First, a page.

Genesis 21: 1-21 (full text at end of post)
My husband Tom spends time working on the ancestry of his family. He has gotten very good in his research. He searches the internet to find the scans of the actual church records in the Scandinavian countries the families have descended from, learning Swedish, Norwegian, and Finnish terms for born, died, confirmed, transferred to another parish, emigrated, etc in order to decipher the poor penmanship of the priests who made notes in the official records.
The stories he has unearthed have been marvelous- or terrible, depending on how you feel about family secrets and untold stories which come to light. Tom tells me “I heard none of these things growing up- no one talked about what had happened in the previous generations”. He is unsure whether his ignorance about the family narrative is due to the older generations not knowing the stories, or being determined to keep them buried. Probably a bit of both.
This story in Genesis is one of those tales- an account of the very different treatment of two half-brothers. Many of you know who Abraham of the Old Testament is: the patriarch, the father of the people of Israel, the one to whom is given the promise of God to make Abraham’s descendants a great people. This indeed happens, and Abraham’s family becomes the Jewish people. Jews and Christians both regard Abraham as a father of the faith.
But I would also say most of us are unfamiliar with the story of Ishmael, Abraham’s first born child, and according to the traditional rules of those ancient times, should have been the one who would inherit Abraham’s land and power.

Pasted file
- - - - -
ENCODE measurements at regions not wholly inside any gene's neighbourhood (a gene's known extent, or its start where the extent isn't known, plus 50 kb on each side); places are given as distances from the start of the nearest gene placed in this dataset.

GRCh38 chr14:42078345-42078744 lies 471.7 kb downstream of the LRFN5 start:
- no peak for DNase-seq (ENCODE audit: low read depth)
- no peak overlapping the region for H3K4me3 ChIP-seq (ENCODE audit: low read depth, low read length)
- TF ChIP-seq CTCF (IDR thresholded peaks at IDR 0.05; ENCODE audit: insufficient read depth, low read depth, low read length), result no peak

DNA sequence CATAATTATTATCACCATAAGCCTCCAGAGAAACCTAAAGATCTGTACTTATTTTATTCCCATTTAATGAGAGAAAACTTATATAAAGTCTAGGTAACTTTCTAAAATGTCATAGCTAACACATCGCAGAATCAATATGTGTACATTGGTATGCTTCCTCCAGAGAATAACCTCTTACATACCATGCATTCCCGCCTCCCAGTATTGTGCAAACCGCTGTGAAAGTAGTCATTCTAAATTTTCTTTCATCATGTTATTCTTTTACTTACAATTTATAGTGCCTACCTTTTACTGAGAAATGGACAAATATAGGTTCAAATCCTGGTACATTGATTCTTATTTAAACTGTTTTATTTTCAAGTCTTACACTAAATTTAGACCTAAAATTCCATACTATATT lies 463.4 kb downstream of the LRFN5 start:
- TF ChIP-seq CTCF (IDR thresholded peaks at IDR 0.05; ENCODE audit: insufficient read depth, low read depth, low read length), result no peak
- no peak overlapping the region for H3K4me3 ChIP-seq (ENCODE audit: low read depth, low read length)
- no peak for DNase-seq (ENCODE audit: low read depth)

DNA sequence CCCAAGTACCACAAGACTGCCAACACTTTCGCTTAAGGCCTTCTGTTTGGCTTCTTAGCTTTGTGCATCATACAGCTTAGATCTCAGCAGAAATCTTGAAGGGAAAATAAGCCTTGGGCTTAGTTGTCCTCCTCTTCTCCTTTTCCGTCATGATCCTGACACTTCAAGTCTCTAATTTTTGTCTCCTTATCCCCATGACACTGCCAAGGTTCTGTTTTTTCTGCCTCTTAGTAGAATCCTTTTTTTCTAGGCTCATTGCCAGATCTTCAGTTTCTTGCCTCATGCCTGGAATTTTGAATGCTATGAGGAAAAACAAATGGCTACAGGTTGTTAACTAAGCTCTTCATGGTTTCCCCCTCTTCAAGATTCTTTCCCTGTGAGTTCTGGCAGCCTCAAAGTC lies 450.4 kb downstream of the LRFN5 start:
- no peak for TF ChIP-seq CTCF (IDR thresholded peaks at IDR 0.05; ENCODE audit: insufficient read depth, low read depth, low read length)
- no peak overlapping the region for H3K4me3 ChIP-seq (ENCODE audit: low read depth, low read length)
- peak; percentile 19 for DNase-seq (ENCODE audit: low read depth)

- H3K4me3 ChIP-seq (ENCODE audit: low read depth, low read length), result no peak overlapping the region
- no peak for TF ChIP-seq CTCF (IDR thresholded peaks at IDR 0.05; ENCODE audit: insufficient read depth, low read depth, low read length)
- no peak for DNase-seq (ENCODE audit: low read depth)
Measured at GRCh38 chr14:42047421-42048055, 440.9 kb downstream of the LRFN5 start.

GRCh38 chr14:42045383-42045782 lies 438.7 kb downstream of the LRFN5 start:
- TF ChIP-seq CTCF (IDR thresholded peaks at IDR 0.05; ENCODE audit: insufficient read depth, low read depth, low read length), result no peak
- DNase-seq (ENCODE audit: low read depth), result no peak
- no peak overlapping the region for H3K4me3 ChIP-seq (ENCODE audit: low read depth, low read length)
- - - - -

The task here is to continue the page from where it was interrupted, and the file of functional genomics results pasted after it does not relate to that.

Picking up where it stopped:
And many of us are unfamiliar, I would also say, with the stories of women in the Hebrew Bible. Women were bound by the rules of the time, which favored the masculine, and in response to the lack of direct power, many women used trickery and deception to advance themselves or their favorite children. If you are left without choices for your life, you find another way.
Let’s review the outline of the story, the struggle between Sarah and Hagar. Abraham and Sarah had been promised a child together, but it had been many years, no baby had been conceived, and Sarah has lost faith in the promises of God.
It is not only for the sake of the blessing promised to Abraham as the father of a great nation; Sarah also acts out of sheer human pain in her own humiliation as well. In those times, a woman without children was considered one despised and disfavored by God; status for women was exclusively in the realm of the family and the heirs produced. Thus Sarah, for all the wealth and power of her husband, was the object of scorn among those she lived among. Both Sarah, the barren wife, and Hagar, the slave girl, are negatively affected by the rules made to constrain them, but instead of seeing their plight as bound together, they play along with the rules to hurt each other.